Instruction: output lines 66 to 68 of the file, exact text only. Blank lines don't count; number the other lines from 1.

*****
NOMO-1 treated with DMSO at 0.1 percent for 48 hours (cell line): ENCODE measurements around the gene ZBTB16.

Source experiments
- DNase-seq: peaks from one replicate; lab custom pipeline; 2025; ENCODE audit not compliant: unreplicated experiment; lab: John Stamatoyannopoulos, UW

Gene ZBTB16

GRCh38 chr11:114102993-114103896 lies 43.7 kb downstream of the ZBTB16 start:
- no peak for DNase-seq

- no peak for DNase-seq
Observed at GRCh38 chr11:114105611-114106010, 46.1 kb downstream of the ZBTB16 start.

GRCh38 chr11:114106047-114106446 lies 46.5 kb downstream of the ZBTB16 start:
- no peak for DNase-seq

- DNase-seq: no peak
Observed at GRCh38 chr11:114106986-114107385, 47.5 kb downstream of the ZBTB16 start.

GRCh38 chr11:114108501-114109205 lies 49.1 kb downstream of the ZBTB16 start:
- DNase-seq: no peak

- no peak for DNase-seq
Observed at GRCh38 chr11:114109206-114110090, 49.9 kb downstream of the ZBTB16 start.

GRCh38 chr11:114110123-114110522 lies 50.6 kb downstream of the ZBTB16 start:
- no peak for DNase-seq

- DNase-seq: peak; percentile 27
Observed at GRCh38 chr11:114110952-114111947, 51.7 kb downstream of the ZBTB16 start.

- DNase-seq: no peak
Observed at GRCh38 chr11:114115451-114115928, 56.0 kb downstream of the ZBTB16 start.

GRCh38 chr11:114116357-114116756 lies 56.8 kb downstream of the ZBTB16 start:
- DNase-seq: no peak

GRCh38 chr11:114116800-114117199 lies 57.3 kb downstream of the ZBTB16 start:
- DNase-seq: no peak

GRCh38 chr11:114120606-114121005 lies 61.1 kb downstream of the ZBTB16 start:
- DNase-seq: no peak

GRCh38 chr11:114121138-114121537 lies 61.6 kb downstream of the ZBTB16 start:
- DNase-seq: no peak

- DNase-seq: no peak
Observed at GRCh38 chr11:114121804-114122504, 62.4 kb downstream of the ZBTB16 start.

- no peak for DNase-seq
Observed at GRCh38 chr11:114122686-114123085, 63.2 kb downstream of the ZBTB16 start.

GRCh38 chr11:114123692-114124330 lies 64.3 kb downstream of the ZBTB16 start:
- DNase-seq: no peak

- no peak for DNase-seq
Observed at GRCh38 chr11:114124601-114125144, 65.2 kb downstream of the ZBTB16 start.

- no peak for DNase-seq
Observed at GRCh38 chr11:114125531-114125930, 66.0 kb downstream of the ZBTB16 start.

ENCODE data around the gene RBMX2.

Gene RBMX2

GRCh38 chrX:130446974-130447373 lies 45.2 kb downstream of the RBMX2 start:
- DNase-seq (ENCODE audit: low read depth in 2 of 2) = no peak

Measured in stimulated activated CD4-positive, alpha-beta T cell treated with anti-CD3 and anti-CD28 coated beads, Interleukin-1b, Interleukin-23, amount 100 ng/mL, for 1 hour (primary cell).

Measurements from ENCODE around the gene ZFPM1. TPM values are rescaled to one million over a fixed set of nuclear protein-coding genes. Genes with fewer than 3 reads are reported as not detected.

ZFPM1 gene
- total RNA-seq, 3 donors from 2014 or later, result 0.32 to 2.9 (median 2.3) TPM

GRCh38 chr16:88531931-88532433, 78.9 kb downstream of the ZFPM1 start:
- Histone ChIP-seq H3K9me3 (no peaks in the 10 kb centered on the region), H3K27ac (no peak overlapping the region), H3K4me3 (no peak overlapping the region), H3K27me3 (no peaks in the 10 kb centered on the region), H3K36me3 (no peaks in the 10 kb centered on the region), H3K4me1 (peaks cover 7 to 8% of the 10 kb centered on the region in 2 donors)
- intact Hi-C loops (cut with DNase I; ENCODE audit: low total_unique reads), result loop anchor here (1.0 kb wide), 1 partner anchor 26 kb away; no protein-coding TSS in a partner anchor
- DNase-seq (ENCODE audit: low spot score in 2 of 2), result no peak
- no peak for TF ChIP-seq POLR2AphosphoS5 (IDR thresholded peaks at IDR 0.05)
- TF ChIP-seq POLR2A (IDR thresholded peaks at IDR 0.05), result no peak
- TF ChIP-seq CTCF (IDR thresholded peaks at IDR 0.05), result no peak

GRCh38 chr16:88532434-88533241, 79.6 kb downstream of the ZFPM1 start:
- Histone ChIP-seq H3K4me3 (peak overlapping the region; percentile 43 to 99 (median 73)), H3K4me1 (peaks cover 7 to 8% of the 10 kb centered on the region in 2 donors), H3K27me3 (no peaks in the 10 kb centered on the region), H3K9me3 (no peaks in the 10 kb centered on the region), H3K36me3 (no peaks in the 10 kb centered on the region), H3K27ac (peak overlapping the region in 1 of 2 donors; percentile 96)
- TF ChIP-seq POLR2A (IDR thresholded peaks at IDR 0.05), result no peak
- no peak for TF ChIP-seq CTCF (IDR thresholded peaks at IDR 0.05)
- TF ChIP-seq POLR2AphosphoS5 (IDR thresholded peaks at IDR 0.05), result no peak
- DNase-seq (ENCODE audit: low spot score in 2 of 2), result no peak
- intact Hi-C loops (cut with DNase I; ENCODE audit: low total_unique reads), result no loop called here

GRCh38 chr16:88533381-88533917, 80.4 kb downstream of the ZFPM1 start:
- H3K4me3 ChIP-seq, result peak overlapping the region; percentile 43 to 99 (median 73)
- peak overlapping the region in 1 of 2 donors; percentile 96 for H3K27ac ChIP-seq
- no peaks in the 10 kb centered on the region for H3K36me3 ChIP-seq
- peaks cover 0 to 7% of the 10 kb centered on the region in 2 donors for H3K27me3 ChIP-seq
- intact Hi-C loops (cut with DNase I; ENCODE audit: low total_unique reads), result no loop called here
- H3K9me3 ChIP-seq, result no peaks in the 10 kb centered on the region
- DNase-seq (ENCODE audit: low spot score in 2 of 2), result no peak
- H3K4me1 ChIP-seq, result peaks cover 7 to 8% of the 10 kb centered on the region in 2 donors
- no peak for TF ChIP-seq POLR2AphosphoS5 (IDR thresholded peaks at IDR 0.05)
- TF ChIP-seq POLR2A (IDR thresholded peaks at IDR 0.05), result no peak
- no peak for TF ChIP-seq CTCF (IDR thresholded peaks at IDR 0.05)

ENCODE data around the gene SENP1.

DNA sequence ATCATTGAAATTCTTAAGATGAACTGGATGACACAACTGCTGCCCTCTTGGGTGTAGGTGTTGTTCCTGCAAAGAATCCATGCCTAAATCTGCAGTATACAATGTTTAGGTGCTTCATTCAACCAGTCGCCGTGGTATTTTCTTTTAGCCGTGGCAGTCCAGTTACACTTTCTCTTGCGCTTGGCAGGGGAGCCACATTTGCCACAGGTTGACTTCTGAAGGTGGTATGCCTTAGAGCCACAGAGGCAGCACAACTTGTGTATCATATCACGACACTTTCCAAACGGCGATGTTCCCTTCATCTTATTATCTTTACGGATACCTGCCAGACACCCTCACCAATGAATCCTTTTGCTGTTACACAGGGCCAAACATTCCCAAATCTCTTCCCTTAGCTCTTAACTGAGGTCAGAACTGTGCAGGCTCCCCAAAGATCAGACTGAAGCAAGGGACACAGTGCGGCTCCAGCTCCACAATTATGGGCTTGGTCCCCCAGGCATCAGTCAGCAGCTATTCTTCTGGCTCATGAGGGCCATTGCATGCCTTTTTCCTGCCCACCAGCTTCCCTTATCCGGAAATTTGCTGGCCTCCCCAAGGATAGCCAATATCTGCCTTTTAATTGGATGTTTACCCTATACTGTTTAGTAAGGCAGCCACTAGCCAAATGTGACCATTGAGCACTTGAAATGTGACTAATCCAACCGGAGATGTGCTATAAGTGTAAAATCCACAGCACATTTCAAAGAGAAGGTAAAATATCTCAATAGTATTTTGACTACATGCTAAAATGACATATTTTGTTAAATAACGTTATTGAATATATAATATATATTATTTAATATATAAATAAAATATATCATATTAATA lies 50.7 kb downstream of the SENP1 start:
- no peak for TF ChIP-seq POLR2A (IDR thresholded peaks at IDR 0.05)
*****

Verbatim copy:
- no peaks in the 10 kb centered on the region for H3K36me3 ChIP-seq
- peaks cover 0 to 7% of the 10 kb centered on the region in 2 donors for H3K27me3 ChIP-seq
- intact Hi-C loops (cut with DNase I; ENCODE audit: low total_unique reads), result no loop called here